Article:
• Probate What to look out for when organising your estate If I make a Will there is no need for my executor to get probate. Probate is the legal authority granted by the court to administer an estate. Whether or not it is required depends on the type and value of the assets in the estate. Many people believe that if you make a Will, you give your executor the legal power to deal with your estate, and there will therefore be no additional need for probate. This is not the case. Probate simply ratifies the terms of the Will, including your executor’s authority. If an individual dies without a Will, there are certain legal rules that govern who will inherit their estate, commonly known as the ‘rules of intestacy’. Most people think that their spouse will inherit their entire estate if they die without a Will, but this is not necessarily the case. A spouse is generally entitled to the first £250,000 of the estate plus half of the balance, with the other half going to the deceased’s children. It is a very common misconception that ‘you can’t leave your debts to someone when you die’ and that an individual’s debts are written off on their death, leaving their loved ones to benefit from his estate. However, the deceased’s assets will be used first to pay for the funeral, estate administration expenses and personal debts. This may include bank loans, credit card balances and outstanding bills. Any money left over will be distributed to the beneficiaries of the estate. I’m married, so I don’t need a Will and everything will pass to my spouse. When I die, all of my debts will not be written off.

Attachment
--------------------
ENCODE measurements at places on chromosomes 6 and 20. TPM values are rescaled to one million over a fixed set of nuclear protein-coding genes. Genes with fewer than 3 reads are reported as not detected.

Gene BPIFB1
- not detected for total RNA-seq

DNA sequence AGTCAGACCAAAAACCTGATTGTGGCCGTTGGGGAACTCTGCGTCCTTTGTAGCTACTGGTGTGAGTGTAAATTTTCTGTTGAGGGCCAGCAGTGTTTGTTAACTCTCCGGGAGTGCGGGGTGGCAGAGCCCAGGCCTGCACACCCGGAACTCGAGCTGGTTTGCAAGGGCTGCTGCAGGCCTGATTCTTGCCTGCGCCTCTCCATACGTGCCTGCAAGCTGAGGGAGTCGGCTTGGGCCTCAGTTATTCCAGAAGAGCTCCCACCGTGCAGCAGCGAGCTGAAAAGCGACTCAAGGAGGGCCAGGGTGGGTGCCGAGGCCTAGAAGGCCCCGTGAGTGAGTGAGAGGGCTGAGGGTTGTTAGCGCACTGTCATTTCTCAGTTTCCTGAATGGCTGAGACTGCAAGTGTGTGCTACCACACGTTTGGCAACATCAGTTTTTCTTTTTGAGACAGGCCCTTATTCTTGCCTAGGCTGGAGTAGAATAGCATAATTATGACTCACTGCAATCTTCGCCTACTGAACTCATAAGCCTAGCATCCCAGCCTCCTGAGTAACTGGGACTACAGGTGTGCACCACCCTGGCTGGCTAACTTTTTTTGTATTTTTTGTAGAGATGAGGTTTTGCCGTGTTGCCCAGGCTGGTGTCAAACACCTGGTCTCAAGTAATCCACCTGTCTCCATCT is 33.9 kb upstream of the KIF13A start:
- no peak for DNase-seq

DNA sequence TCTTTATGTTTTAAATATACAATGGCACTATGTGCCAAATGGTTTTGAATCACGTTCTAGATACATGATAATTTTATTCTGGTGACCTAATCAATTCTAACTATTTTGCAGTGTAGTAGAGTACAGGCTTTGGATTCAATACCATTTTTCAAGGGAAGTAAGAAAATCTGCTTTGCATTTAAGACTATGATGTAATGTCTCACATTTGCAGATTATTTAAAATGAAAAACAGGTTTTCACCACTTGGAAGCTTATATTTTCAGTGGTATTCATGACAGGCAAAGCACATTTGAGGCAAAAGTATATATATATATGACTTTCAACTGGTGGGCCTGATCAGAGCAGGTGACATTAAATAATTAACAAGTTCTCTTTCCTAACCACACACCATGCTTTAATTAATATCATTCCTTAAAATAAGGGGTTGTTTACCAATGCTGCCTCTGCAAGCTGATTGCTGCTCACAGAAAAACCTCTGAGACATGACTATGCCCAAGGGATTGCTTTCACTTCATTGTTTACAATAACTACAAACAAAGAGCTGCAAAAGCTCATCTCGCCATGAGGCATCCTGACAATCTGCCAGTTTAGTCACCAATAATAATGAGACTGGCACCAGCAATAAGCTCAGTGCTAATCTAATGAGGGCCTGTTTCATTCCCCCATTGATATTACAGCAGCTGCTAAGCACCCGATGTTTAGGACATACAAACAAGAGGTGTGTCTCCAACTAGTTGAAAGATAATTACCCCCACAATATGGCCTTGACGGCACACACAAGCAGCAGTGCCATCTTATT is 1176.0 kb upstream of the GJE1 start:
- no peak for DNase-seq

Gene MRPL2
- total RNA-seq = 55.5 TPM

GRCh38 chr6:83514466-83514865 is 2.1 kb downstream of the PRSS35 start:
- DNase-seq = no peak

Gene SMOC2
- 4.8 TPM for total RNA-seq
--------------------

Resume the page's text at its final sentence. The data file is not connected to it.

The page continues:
• Wills Don’t slip up on these common mishaps when managing your affairs You only need to put a Lasting Power of Attorney (LPA) in place once you have become unable to manage your affairs. An LPA can only be put in place by the person whose affairs are to be dealt with (known as the ‘donor’). They must be able to understand the LPA and independently decide who they would like to appoint as the person or persons to manage their affairs (known as the ‘attorney’). Therefore, if a person has lost their mental capacity, it is too late to put an LPA in place. It is perfectly normal to appoint a beneficiary as an executor to your will, particularly if they are also the only beneficiary to your estate. An executor cannot be a beneficiary of your Will. A beneficiary should not be a witness to the signing of the Will. A beneficiary named in the Will should never act as a witness to the signing of the Will. If they do, the beneficiary will forfeit their entitlement to the gift in the Will.